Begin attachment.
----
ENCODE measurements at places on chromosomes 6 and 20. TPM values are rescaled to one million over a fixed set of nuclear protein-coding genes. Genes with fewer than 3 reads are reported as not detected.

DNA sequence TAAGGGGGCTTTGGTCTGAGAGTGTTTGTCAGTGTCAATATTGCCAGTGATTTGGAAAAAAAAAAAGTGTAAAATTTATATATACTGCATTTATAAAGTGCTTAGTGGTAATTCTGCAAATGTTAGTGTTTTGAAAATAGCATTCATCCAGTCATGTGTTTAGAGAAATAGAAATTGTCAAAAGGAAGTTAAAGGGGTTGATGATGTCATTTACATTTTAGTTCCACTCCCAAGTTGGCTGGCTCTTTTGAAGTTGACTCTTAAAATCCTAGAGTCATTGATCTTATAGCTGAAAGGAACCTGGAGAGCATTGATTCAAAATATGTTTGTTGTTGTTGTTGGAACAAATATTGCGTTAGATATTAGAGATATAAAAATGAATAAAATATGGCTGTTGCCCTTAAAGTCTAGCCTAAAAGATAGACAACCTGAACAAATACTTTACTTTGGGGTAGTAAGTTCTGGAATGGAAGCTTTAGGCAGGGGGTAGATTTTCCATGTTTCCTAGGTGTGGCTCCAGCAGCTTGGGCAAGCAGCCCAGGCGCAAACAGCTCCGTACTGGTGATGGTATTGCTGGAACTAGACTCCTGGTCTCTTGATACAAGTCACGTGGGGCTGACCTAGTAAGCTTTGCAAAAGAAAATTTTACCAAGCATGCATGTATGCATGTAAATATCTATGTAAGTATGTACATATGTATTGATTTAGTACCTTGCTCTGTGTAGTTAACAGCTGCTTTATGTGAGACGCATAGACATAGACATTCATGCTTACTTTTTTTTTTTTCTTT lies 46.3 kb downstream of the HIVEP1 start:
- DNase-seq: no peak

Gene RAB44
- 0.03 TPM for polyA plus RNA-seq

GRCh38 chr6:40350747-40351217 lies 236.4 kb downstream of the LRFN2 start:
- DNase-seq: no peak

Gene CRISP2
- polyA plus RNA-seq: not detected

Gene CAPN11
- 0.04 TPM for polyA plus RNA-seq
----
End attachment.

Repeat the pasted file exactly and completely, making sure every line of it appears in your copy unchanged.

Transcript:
ENCODE measurements at places on chromosomes 6 and 20. TPM values are rescaled to one million over a fixed set of nuclear protein-coding genes. Genes with fewer than 3 reads are reported as not detected.

DNA sequence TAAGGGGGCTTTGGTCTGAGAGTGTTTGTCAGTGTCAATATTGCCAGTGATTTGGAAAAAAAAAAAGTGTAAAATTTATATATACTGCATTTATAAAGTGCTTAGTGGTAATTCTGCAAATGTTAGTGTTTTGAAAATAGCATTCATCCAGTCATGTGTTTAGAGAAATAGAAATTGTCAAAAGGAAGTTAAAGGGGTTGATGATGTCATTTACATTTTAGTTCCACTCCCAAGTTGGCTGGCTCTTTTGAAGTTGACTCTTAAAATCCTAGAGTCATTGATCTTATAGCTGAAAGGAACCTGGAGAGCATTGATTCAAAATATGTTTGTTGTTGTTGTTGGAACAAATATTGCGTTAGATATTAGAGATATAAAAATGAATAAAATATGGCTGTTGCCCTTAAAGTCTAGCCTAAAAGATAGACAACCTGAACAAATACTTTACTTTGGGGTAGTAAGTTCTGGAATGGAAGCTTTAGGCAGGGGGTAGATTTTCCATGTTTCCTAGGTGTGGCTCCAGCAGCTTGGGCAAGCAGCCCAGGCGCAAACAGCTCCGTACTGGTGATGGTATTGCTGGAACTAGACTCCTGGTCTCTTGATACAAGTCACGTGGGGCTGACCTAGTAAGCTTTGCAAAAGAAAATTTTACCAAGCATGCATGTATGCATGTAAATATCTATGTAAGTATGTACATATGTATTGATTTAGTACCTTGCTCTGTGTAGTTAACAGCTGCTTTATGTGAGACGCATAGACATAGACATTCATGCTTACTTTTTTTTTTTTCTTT lies 46.3 kb downstream of the HIVEP1 start:
- DNase-seq: no peak

Gene RAB44
- 0.03 TPM for polyA plus RNA-seq

GRCh38 chr6:40350747-40351217 lies 236.4 kb downstream of the LRFN2 start:
- DNase-seq: no peak

Gene CRISP2
- polyA plus RNA-seq: not detected

Gene CAPN11
- 0.04 TPM for polyA plus RNA-seq